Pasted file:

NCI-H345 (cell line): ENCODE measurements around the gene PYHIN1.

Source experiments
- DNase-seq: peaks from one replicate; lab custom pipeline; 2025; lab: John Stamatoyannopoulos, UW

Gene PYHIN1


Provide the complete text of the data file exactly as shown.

NCI-H345 (cell line): ENCODE measurements around the gene PYHIN1.

Source experiments
- DNase-seq: peaks from one replicate; lab custom pipeline; 2025; lab: John Stamatoyannopoulos, UW

Gene PYHIN1